Letter from Head of Department, Director of Undergraduate Studies and Final Year Project Coordinator

UG Research projects

Dear PhD students, technicians, postdocs and research fellows,

Last week our Biochemistry and Biology exam boards met to award degrees to our undergraduate students. We had an outstanding set of results again this year with over 90% of our students obtaining 1st or 2:1 degrees. We awarded prizes for academic achievement to the top seven students in each stream:  Joshua Lawrence, Tom Snelling, Ivan Zheludev, Rui Quek, Jinkun Zeng, Tomas Voisin, and Yo-Xin Ong (Biochemistry/Biotechnology); Oliver Inge, Rui Ee, Rachel Murray-Watson, Vi Ng, Bora Vardal, Franziska Saller and Nian Tay (Biology).

The authentic research experience provided by the research project was the highlight of the degree for many students. This would not be the case without the superb support that the undergraduates receive from PhD students, technicians, postdocs and research fellows. That more than half of our students will go on to Masters and PhDs next year is testament to the enthusiasm for research conveyed by you and the selfless support that you provide.

It is greatly appreciated by us as well as our students.

Kind regards

Huw, Anne and Peter

 

Huw Williams, Director of Undergraduate Studies

Anne Dell, Head of Department

Peter Nixon, Final Year Project Coordinator

Welcome to New Staff

Research Associate
Katie Farrant (Huw Williams), Marta Busse (Erhard Hohenester), Berta Anuncibay Soto (Bill Wisden), Anja Krueger (Stuart Haslam), Emma Randle

Research Assistant
Marion Joch (Jake Baum), Gordon Beattie (Gloria Rudenko), Chuin Lean Tham (Kostas Beis), Adam Devenish (Joe Tobias)

Research Technician
Thomas Courty (Carla Siniscalchi), Nicola Iannotti (Andrea Crisanti), Antonios Kriezis (Andrea Crisanti)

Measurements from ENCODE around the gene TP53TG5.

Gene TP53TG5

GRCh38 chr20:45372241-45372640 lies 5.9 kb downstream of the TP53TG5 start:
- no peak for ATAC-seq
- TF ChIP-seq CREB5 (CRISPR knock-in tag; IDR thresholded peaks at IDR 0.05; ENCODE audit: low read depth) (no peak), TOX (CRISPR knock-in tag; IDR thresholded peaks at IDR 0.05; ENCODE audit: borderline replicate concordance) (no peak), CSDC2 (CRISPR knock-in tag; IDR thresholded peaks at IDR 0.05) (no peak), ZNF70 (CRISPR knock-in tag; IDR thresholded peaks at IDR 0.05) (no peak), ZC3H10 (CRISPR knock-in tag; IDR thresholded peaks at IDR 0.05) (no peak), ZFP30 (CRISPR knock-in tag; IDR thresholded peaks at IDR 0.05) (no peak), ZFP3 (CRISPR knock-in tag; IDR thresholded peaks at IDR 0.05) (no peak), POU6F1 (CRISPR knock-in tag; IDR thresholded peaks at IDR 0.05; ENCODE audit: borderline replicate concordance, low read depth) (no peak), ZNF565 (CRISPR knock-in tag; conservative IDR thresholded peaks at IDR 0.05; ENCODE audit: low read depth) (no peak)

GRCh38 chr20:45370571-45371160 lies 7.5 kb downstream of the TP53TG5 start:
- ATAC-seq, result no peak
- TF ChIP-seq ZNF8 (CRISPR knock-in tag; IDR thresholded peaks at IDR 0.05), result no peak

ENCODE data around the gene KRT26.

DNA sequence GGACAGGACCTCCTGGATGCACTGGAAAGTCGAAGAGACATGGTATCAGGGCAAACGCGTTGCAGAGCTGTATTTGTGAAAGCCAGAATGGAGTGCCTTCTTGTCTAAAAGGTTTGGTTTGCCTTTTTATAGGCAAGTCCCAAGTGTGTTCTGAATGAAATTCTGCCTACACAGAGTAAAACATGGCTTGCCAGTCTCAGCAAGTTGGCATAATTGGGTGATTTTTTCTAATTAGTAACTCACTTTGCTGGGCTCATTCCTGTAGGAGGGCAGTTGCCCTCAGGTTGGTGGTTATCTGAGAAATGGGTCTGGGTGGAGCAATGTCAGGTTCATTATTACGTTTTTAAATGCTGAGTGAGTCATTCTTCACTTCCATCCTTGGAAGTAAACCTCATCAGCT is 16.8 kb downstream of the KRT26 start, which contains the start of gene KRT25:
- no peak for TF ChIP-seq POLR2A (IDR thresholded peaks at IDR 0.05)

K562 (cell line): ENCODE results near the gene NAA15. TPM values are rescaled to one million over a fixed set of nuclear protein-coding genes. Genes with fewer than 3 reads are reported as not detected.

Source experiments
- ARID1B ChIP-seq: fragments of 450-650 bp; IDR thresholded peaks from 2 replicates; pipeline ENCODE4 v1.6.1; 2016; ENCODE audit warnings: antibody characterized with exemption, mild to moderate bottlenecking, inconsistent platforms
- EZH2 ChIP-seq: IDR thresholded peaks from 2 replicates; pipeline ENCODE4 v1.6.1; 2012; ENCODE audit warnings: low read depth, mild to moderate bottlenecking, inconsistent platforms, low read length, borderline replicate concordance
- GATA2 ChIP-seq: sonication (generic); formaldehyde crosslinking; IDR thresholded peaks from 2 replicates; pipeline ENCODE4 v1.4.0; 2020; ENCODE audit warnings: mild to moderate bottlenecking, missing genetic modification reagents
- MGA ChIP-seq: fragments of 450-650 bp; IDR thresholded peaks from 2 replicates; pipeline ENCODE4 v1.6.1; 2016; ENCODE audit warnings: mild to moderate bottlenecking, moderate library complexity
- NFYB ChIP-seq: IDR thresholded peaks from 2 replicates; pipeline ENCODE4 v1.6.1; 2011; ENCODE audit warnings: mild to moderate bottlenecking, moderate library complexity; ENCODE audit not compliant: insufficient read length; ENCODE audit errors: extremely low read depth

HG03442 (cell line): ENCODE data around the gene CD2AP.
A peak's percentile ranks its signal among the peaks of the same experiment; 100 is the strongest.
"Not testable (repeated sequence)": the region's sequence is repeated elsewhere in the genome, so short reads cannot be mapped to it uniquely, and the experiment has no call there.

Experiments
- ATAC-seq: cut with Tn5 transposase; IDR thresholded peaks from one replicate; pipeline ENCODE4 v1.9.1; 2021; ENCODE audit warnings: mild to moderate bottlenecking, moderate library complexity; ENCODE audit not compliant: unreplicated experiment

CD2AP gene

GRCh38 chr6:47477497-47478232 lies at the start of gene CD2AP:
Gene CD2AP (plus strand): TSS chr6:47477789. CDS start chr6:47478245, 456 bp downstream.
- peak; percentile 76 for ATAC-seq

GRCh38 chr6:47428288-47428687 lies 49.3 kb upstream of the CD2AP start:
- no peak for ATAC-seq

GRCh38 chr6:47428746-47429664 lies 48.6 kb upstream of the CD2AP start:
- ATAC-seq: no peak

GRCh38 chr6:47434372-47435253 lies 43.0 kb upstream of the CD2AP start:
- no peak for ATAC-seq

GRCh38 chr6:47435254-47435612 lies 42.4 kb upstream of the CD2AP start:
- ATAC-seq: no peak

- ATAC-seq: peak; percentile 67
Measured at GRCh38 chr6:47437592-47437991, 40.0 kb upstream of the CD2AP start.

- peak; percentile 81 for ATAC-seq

Teaching Fellow
Josh Hodge

Finance Officer for Target Malaria Project
Peta-Ann King

2018 Promotions

Congratulations to the following academic staff in DoLS who were successful in the 2018 promotions round:

Promotion to Senior Lecturer

Michalis Barkoulas

Tolga Bozkurt

Lauren Cator

John Heap

Tony Southall

 

Promotion to Reader

Konstantinos Beis

Marc Dionne

Joseph Tobias

 

Promotion to Professor

Stephen Brickley

Publications

The following publication has been highlighted because the 1st author is Bethan Critchley a Life Sciences UG student. This publication was part of her UROP placement last summer.

Critchley BJ, Isalan M and Mielcarek M (2018) Neuro-Cardio Mechanisms in Huntington’s Disease and Other Neurodegenerative Disorders. Front. Physiol. 9:559. doi: 10.3389/fphys.2018.00559

To see more publications from DoLS click here.

Prizes and Awards

Myriam Haltalli, PhD student Cristina Lo Celso's group was awarded the poster prize at the Novo Nordisk Foundation conference on stem cell niches held in Copenhagen in May, and her abstract was selected for an oral presentation at the EMBL conference on Haematopoiesis taking place in Heidelberg June 7-9th.

Robert Endres was awarded with giving the Tom Duke Prize lectures from the Institute of Physics.These are comprised of four lectures over two years at non-Russell group universities to promote biological physics. Robert will give the first at the Biennial British Biophysical Society meeting at the University of Southampton, from 11-13th July.

Conferences